Have you seen a flash of lightning and heard a rumble of thunder in the winter? If so, then you have experienced thundersnow. In the U.S., less than ten storms per year produce thundersnow!
Most snow storms form when warmer air is lifted over cooler air. If the warm air rises quickly, the condensing moisture collides with existing particles in the cloud causing electrically charged areas. When a cloud has charged areas, lightning can result. The accompanying sound is why we call these thundersnow storms.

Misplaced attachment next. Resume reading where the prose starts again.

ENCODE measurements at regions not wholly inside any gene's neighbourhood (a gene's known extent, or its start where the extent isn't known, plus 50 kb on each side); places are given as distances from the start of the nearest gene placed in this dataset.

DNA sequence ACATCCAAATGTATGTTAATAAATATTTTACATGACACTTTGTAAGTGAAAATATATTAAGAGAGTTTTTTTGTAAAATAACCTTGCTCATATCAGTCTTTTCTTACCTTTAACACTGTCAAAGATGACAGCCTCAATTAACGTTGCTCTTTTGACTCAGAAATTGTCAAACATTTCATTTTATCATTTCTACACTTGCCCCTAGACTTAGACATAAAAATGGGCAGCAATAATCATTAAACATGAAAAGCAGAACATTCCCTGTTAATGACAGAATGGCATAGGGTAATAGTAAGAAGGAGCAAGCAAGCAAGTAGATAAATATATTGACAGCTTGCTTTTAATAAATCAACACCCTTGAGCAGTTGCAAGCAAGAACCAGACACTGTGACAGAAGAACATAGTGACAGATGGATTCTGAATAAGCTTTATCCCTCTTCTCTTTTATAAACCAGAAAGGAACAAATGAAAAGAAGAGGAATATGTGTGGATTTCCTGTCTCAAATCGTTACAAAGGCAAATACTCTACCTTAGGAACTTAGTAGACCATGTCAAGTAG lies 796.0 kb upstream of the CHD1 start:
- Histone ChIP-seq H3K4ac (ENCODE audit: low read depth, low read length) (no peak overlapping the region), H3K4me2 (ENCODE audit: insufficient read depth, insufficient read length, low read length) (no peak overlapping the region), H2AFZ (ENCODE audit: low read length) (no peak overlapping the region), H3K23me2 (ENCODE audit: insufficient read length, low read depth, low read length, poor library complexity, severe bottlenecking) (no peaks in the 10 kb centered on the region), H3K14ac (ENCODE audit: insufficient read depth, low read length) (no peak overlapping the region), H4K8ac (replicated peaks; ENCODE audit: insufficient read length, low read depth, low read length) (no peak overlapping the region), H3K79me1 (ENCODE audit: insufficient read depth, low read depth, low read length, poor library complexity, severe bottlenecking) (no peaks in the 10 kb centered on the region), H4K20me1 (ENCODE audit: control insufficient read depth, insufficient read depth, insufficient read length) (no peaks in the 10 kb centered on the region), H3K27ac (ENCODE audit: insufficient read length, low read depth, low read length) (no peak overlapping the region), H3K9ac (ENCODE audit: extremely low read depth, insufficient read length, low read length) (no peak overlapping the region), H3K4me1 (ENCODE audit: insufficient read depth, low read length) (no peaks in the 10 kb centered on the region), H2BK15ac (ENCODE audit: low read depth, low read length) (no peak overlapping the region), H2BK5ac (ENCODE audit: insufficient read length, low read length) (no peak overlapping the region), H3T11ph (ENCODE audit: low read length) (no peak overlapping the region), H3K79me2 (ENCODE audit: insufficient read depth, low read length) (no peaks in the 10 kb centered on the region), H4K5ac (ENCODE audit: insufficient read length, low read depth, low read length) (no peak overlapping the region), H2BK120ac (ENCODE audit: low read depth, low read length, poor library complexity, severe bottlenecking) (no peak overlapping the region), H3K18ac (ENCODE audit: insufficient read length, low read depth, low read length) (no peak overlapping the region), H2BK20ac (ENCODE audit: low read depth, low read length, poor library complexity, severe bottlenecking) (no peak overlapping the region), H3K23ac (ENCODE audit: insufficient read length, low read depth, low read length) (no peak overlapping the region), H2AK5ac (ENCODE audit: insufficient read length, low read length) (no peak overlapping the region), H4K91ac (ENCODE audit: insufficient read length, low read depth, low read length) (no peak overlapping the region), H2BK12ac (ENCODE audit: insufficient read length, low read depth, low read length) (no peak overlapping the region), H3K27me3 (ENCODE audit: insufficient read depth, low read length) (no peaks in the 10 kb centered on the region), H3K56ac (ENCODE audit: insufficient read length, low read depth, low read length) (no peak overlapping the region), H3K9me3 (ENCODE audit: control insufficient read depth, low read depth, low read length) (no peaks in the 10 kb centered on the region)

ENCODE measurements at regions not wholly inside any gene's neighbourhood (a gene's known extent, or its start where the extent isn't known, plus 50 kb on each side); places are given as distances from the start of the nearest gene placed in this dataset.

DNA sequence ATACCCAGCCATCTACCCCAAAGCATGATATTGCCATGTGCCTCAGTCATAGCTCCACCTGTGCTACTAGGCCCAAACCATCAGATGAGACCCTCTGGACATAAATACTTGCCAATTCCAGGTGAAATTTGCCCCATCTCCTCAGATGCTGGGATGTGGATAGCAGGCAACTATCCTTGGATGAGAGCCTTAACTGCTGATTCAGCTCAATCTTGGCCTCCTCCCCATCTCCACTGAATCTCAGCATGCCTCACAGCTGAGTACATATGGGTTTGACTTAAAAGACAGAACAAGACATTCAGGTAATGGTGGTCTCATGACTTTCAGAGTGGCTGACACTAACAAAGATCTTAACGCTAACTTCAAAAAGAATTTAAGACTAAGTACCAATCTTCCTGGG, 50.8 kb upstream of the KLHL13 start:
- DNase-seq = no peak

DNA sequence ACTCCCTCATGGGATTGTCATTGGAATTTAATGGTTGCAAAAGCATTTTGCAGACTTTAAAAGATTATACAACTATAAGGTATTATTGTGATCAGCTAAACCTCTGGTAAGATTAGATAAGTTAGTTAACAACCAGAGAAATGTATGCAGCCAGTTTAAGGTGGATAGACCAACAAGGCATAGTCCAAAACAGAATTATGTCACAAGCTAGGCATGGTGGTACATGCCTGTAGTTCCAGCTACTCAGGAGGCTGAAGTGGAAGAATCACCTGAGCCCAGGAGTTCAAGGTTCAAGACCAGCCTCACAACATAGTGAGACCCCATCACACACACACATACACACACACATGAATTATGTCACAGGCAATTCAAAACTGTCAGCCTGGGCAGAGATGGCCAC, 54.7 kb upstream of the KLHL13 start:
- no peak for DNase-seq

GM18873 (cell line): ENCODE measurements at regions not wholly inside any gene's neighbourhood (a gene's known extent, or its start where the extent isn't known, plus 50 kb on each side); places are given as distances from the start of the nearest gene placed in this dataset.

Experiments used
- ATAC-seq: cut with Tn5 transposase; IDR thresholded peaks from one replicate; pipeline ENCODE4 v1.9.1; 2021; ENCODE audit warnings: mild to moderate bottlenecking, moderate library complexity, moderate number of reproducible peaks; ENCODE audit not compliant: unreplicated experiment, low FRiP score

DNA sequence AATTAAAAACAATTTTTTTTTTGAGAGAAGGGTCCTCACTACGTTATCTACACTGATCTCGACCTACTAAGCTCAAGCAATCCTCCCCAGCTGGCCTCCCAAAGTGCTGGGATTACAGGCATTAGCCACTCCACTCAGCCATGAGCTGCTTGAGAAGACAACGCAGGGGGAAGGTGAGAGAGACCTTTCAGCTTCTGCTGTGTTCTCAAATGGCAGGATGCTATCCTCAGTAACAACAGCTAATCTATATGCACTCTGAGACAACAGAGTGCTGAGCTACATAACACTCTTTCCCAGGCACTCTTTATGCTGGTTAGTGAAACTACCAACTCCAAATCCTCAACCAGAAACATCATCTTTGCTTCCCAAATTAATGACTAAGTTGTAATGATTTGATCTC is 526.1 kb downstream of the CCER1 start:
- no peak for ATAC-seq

Use the following lesson and animated video from UNC-TV to teach students about this rare winter weather phenomenon while introducing them to air masses, fronts, storms, and the water cycle!